The highly transmissible severe acute respiratory syndrome coronavirus 2 (SARS-CoV-2) has infected more than 253 million people, claiming ∼5.1 million lives to date. Although mandatory quarantines, lockdowns, and vaccinations help curb viral transmission, there is a pressing need for cost-effective systems to mitigate the viral spread. Here, we present a generic strategy for capturing SARS-CoV-2 through functionalized cellulose materials. Specifically, we developed a bifunctional fusion protein consisting of a cellulose-binding domain and a nanobody (Nb) targeting the receptor-binding domain of SARS-CoV-2. The immobilization of the fusion proteins on cellulose substrates enhanced the capture efficiency of Nbs against SARS-CoV-2 pseudoviruses of the wild type and the D614G variant, the latter of which has been shown to confer higher infectivity. Furthermore, the fusion protein was integrated into a customizable chromatography with highly porous cellulose to capture viruses from complex fluids in a continuous fashion. By capturing and containing viruses through the Nb-functionalized cellulose, our work may find utilities in virus sampling and filtration through the development of paper-based diagnostics, environmental tracking of viral spread, and reducing the viral load from infected individuals. IMPORTANCE The ongoing efforts to address the COVID-19 pandemic center around the development of diagnostics, preventative measures, and therapeutic strategies. In comparison to existing work, we have provided a complementary strategy to capture SARS-CoV-2 by functionalized cellulose materials through paper-based diagnostics as well as virus filtration in perishable samples. Specifically, we developed a bifunctional fusion protein consisting of both a cellulose-binding domain and a nanobody specific for the receptor-binding domain of SARS-CoV-2. As a proof of concept, the fusion protein-coated cellulose substrates exhibited enhanced capture efficiency against SARS-CoV-2 pseudovirus of both the wild type and the D614G variant, the latter of which has been shown to confer higher infectivity. Furthermore, the fusion protein was integrated into a customizable chromatography for binding viruses from complex biological fluids in a highly continuous and cost-effective manner. Such antigen-specific capture can potentially immobilize viruses of interest for viral detection and removal, which contrasts with the common size- or affinity-based filtration devices that bind a broad range of bacteria, viruses, fungi, and cytokines present in blood (https://clinicaltrials.gov/ct2/show/NCT04413955). Additionally, since our work focuses on capturing and concentrating viruses from surfaces and fluids as a means to improve detection, it can serve as an "add-on" technology to complement existing viral detection methods, many of which have been largely focusing on improving intrinsic sensitivities.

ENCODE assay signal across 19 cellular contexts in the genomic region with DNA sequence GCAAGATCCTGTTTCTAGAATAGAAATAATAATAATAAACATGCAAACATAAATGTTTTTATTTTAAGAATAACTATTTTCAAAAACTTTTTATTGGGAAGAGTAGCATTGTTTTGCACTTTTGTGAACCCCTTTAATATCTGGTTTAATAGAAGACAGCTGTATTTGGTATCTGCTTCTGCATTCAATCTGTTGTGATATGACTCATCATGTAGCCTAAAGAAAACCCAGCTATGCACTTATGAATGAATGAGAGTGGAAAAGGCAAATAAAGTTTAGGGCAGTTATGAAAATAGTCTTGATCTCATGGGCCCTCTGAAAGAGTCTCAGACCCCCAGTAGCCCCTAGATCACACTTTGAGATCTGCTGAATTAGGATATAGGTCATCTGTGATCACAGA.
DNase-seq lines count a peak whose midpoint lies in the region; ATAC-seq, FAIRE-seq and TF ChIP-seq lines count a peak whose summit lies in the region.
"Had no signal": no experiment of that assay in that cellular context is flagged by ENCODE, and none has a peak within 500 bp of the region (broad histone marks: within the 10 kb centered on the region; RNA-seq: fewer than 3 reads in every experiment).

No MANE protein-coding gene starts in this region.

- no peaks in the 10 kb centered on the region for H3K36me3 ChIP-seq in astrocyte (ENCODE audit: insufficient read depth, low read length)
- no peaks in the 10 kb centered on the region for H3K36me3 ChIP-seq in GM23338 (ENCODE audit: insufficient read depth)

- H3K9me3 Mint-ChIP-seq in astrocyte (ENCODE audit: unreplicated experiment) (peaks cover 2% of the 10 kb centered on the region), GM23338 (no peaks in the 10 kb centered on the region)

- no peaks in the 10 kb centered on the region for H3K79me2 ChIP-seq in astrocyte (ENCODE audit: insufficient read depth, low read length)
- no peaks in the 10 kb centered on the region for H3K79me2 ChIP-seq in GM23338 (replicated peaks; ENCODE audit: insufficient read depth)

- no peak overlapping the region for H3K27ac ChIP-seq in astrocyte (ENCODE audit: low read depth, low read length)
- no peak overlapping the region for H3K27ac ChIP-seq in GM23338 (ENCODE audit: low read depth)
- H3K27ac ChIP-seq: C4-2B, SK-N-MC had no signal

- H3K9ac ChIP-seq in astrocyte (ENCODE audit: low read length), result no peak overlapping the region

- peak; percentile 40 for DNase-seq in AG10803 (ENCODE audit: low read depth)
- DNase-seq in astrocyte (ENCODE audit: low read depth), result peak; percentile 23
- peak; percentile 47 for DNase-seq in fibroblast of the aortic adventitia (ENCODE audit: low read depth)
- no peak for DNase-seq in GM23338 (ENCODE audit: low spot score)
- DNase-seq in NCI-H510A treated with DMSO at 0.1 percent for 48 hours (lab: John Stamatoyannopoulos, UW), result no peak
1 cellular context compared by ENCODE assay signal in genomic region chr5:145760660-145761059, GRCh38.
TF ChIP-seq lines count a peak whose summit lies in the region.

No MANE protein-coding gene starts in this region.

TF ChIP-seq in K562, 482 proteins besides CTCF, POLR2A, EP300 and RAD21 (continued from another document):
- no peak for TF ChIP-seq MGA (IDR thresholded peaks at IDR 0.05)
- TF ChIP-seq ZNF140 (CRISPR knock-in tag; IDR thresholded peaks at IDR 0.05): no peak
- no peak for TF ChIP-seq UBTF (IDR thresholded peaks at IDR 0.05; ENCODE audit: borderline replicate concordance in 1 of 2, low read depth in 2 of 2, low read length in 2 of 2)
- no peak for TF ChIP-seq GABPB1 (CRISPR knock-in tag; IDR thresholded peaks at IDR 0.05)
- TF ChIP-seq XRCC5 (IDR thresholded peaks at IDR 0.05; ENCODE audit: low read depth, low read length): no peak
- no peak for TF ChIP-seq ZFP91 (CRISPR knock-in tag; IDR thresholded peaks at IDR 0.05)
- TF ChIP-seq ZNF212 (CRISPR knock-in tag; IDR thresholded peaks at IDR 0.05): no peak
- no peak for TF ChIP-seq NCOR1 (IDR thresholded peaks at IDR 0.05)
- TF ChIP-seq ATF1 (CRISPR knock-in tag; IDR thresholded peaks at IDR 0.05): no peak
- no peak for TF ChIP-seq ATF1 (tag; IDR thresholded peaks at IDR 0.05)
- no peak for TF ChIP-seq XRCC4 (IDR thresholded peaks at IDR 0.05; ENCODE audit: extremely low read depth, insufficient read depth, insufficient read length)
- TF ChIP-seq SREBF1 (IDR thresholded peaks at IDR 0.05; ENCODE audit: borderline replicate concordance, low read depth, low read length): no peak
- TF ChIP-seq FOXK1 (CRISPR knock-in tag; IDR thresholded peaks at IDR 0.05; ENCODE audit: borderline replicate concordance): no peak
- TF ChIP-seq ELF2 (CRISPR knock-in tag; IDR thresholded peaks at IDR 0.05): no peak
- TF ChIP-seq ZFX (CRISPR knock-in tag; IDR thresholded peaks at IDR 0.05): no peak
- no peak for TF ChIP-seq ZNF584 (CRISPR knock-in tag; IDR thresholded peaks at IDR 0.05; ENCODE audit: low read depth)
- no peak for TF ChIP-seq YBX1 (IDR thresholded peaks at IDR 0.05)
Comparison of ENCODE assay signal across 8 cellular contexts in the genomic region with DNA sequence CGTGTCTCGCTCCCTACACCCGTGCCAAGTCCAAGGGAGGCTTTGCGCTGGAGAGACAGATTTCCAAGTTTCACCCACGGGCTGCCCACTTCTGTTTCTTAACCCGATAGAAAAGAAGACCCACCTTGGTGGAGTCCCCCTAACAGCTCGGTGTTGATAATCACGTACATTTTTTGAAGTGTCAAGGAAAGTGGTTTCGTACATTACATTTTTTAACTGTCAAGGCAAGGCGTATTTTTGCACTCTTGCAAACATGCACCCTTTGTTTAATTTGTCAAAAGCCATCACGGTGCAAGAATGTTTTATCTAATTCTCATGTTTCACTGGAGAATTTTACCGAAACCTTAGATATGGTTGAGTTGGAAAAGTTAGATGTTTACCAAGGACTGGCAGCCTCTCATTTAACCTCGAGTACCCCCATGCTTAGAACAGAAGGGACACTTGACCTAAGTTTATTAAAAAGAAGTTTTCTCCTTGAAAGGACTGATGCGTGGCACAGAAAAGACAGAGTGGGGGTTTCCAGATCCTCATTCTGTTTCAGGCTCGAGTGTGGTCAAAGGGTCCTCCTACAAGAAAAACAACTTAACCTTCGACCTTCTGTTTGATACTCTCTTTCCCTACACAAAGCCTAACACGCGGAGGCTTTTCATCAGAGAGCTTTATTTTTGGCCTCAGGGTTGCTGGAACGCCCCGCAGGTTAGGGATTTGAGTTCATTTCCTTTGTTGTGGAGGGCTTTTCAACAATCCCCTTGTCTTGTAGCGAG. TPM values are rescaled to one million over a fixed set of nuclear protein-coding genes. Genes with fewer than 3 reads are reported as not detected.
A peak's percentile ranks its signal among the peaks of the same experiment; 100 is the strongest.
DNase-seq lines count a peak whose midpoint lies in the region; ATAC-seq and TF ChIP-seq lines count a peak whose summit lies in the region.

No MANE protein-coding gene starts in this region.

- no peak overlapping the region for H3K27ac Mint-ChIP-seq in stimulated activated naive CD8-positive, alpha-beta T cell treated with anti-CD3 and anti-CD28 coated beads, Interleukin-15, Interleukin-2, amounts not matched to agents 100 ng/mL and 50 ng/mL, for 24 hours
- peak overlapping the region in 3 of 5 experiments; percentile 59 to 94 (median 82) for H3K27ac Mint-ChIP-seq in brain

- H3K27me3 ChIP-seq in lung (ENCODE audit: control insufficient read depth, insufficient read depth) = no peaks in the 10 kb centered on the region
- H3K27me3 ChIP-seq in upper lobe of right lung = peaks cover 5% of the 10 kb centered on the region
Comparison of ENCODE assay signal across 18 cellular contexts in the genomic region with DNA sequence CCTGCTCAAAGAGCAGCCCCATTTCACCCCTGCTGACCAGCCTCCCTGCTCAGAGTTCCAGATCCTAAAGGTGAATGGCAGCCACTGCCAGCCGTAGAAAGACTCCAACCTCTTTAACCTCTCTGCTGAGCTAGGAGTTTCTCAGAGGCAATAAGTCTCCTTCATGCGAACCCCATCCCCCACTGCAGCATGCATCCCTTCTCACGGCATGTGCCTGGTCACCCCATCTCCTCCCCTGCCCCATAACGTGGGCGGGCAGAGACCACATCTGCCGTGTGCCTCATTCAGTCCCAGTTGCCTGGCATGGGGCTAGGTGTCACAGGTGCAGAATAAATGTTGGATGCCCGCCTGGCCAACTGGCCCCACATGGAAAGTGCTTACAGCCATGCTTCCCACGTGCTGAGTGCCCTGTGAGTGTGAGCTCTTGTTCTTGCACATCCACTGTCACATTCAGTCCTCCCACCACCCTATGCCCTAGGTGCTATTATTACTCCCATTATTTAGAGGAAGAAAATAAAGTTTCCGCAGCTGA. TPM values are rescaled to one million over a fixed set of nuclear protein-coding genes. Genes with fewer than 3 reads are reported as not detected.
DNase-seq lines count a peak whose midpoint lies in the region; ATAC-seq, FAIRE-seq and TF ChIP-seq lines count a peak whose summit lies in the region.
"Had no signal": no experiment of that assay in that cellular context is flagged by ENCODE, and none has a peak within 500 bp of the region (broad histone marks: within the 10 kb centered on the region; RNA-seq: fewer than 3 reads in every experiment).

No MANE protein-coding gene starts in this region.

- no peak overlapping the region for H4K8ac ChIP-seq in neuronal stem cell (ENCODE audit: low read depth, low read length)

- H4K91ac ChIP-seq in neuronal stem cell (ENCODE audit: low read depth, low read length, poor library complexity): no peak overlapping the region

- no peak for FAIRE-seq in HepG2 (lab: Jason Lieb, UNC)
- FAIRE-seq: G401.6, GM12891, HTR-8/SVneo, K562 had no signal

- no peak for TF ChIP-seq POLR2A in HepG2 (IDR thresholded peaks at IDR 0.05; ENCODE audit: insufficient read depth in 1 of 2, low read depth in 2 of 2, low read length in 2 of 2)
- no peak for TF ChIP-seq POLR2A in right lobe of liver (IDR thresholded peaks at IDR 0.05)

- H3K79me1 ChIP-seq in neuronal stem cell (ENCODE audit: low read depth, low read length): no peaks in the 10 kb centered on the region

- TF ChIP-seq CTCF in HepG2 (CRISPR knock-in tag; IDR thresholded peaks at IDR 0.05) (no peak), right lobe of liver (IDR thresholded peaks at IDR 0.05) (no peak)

Keywords: COVID-19; SARS-CoV-2; cellulose; cellulose binding domain; cellulose binding protein; nanobody.